The Narendra Modi government has scrapped the special status under Article 370 of the Constitution which has been one of BJP’s pet issues repeated in their manifestos. Though it has been hailed as a bold decision, some are calling it a mockery of democracy.
Before the Parliament revoked the special status of Jammu and Kashmir, there was a complete shut down in the state. For Kashmiris outside, all the news that trickled in triggered outrage and confusion.
“The Modi government cannot cage Kashmiris in their own homeland. There is a blackout in Kashmir,” said Zakir Ayub, a Kashmiri student based in Delhi.
‘August 5th will be etched in black ink’
“Whatever has happened hasn’t sunk in yet. I don’t know where this will lead to. Though this was a brave move, the way they have scrapped Article 370 is not acceptable,” said Veer Munshi, a well-known Kashmiri artist.
“Nobody was consulted. They’ve hit the nail in the coffin. They are cutting off all cords with Kashmir. August 5th was indeed an historic day which will be written in black ink,” said Inshah Mir, a Kashmiri lawyer based in Delhi.
“They think we (Kashmiris) don’t know history and we are dumb. Whatever is happening makes India an autocratic country, but not a democratic country,” she said referring to the communication clampdown.
Suzaine, an IT professional based in Bangalore, echoed Inshah. She said everything in J&K was blocked and she was unable to contact her family for the last three days. “If the move was for the people, the people in the state should have known about it. They don’t know what is happening.”
Recalling the mood on the night of the blackout, Zakir said he received calls and texts from his family and friends, “who gave an impression that I could never see them again”.
‘Trust breached, bond with other states broken’
Tahiba, another Kashmiri working professional in Bangalore, said, “We all feel miserable. I think the trust of Kashmiris has been breached completely.”
Munazir Zahoor, an MTech student in Delhi, says he has always shared a bond with friends from different states and cities, but today they are filled with hatred.
He believes this is the Modi government’s bid to divert attention of the people from other important issues like unemployment, slump in the economy, etc. “Hum ko bali ka bakra kyun bana rahein hain? (Why are we (Kashmiris) being made scapegoats?)” he asked.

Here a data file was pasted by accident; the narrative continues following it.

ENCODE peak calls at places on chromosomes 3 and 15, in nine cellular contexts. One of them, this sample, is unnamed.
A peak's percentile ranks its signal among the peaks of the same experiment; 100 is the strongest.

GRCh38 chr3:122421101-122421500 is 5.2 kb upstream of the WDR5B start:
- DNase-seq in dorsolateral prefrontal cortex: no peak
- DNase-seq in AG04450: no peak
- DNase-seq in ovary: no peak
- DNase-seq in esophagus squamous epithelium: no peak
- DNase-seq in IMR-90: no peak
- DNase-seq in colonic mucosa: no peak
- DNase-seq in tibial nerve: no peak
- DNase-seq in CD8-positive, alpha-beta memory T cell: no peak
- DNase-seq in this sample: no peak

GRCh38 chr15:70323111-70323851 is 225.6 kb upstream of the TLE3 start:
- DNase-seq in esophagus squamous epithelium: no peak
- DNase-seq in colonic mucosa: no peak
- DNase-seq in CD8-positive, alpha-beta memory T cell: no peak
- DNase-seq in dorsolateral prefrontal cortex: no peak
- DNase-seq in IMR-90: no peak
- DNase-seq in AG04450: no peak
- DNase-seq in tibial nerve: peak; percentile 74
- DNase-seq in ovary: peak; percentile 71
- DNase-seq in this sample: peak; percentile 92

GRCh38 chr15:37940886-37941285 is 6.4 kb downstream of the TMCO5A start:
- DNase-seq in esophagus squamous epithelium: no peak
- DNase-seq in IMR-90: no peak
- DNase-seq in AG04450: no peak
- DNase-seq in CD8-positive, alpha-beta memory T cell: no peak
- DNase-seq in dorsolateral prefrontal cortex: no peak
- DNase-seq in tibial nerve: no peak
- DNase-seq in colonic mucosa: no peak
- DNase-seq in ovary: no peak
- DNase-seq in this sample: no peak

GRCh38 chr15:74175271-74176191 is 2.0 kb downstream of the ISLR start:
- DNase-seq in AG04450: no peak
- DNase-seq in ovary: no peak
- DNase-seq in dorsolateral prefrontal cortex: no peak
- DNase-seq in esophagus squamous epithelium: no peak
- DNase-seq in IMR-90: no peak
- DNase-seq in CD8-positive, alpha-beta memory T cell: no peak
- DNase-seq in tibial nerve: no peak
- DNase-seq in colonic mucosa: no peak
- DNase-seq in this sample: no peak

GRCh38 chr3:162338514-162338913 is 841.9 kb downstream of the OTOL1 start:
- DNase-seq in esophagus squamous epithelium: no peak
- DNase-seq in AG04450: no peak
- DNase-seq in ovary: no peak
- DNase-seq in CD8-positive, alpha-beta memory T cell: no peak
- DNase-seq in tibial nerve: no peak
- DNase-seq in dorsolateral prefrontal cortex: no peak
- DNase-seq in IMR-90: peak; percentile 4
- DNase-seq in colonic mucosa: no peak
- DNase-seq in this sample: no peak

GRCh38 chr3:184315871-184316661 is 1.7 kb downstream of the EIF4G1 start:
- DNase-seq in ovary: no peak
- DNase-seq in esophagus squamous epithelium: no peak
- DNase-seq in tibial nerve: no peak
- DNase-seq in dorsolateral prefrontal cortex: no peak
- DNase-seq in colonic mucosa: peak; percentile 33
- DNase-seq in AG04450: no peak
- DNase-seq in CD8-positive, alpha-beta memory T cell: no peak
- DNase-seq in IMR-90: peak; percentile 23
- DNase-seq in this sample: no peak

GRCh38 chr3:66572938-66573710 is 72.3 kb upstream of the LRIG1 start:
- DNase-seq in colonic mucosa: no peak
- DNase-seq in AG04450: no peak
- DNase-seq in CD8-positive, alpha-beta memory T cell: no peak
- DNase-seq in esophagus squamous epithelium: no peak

‘What Azaadi means’
Demanding ‘Azaadi’ (freedom), Inshah said for her, it meant a place “where one knows he/she will be given justice, where one can walk freely without the fear of being raped, where one has no fear of being gunned down any second, where one doesn’t have to always prove their identity”.
Veer Munshi, however, differs with her. He said he is fine with Kashmir being an integral part of India and called ‘azaadi’ a “façade”. “I am not in favour of freedom for Kashmir. I want it to be a part of India,” he added.
He feels governments need to solve issues like deprivation, infrastructure and most importantly, the “sense of alienation” among the people.
Citing the current situation, Zakir said, “We want what we were promised. The UN resolution is already there, Kashmiris should have a right to choose what they want.”
Diljan, another Kashmiri working professional in Mumbai, said that Sheikh Abdullah (former J&K Chief Minister) “did not choose this India”. “I just want the promise made to them to be fulfilled, ie autonomy.”
Talking about violation of the UNSC resolution, Rizwan, a PhD scholar from Delhi University, said, “The revoking of Article 370 will change the demographic profile of the state. Once that is done, the long-standing plebiscite demand of the people will become irrelevant.”
He also said that although Kashmiris wanted to enter mainstream politics, the scrapping of the special status would deter them from doing so.
Many others hoped that the Centre would bring in infrastructural development to Jammu and Kashmir.